Customer Reviews for

A Widow for One Year

Average Rating 4
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Most Helpful Favorable Review

10 out of 12 people found this review helpful.

Irving's finest novel to date.

'A Widow for One Year' is arguably John Irving's best novel, and if not that, at least a shining example of a writer at the peak of his powers. Make no mistake, however: John Irving is a 19th-century storyteller. He is concerned with character development through th...
'A Widow for One Year' is arguably John Irving's best novel, and if not that, at least a shining example of a writer at the peak of his powers. Make no mistake, however: John Irving is a 19th-century storyteller. He is concerned with character development through the passage of time, so there is no discernable plot to speak of. Others complain about a disjointedness to the novel, yet that is the primary characteristic of the bildungsroman. Ruth Cole is Irving's strongest and most frustrating character she is never entirely likable, nor are her family and friends exactly 'normal.' A bit of suspension of disbelief might be necessary for some readers, but that's part in parcel with the novel's brilliance whether we acknowledge it or not, life is full of tragedy and coincidence. A cynic's view is to dismiss such contrivances as hokey, yet the true storyteller delights not in hokum but in the patent absurdity of human existence. Our individual navigation through the ridiculous happenstances which people our lives to Irving clearly our most valuable characteristics. Irving paints in broad strokes, casting his characters' lives over sixty years. They never end up as we expect, and yet the novel's most touching moments are its conclusion, which takes place exactly as we would expect. 'A Widow for One Year' is a broad, ribald, erotic, and sublime work of art by one of our country's greatest living writers.

posted by Anonymous on August 17, 2005

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Most Helpful Critical Review

4 out of 5 people found this review helpful.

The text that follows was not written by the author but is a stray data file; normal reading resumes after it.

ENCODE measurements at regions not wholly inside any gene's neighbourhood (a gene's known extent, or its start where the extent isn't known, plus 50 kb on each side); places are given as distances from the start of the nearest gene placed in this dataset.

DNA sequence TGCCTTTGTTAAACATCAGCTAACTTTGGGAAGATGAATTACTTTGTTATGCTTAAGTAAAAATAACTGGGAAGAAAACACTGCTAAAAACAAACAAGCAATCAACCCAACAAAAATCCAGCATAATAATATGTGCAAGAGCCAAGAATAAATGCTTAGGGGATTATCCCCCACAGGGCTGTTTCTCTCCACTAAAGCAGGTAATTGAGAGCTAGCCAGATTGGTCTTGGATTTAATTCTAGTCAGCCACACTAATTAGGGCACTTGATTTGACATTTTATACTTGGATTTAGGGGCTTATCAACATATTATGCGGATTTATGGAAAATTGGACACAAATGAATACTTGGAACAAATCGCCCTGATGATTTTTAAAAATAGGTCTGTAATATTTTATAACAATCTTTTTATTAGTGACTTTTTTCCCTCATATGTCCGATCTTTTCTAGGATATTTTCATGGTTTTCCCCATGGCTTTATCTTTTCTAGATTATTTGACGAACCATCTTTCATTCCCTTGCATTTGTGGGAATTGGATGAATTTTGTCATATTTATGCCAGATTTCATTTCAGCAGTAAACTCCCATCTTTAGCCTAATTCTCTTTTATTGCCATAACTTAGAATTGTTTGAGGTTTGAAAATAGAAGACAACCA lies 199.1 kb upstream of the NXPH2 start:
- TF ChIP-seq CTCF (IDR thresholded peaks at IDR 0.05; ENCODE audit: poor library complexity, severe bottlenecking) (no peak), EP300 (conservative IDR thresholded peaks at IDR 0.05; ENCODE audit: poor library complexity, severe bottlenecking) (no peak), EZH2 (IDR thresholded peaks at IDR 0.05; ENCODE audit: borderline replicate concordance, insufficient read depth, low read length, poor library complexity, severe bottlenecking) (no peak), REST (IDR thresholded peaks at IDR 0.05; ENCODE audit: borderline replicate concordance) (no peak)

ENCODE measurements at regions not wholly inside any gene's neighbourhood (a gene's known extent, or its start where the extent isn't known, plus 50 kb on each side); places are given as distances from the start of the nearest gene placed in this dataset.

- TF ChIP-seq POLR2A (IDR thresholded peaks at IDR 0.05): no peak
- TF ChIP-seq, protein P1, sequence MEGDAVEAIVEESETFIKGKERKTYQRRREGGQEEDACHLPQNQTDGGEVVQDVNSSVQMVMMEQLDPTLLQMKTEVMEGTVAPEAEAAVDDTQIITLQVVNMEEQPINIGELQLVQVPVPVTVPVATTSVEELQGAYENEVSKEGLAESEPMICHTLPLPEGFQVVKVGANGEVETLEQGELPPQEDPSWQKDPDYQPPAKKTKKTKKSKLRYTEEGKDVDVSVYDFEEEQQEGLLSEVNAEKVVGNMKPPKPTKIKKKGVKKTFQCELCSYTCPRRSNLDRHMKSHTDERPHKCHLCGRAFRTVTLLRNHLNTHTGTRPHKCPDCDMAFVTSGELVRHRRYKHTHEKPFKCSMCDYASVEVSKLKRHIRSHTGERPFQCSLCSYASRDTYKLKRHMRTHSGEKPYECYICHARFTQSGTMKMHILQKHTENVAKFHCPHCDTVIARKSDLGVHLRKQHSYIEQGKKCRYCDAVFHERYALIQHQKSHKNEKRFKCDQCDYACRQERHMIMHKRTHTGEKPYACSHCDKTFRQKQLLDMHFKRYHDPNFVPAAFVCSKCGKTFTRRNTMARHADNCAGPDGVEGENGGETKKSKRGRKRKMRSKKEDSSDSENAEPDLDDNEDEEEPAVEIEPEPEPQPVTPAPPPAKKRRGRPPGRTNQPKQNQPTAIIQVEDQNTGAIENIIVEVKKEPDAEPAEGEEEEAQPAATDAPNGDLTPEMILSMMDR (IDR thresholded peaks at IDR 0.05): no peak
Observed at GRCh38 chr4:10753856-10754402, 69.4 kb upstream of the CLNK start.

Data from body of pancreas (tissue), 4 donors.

An Enjoyable Read

This is the fourth Irving novel I have read; like his other novels, the reader truly gets to know the characters throughout their lives. At times, I could not put the book down; I enjoy Irving's dry, dark sense of humor.I also love that the book takes place in Sagoponac...
This is the fourth Irving novel I have read; like his other novels, the reader truly gets to know the characters throughout their lives. At times, I could not put the book down; I enjoy Irving's dry, dark sense of humor.I also love that the book takes place in Sagoponack, Long Island- the reader gets a glimpse into NY high society. If you haven't read 'The Hotel New Hampshire' yet, check out this book before 'A Widow for one Year.'

posted by Anonymous on December 26, 2003

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  • Anonymous

    Posted August 6, 2000

    Irving Has Savoir faire

    Finding an excellent novel is like an enduring search for the best crabcake. They are so few and far between that one begins to wonder if either their standards are too high or the perfect one does not exist. Irving deserves the best of the best award for this novel. The combined ingredients of memorable characters, their idiosyncratic personalities and the interwoven events throughout the novel make this concoction an insatiable dish.

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  • Anonymous

    Posted August 15, 2000

    great book

    First John Irving novel that I have read and really enjoyed it...great character study and thoroughly engaging!! Great summer reading

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  • Anonymous

    Posted June 18, 2000

    Vintage Irving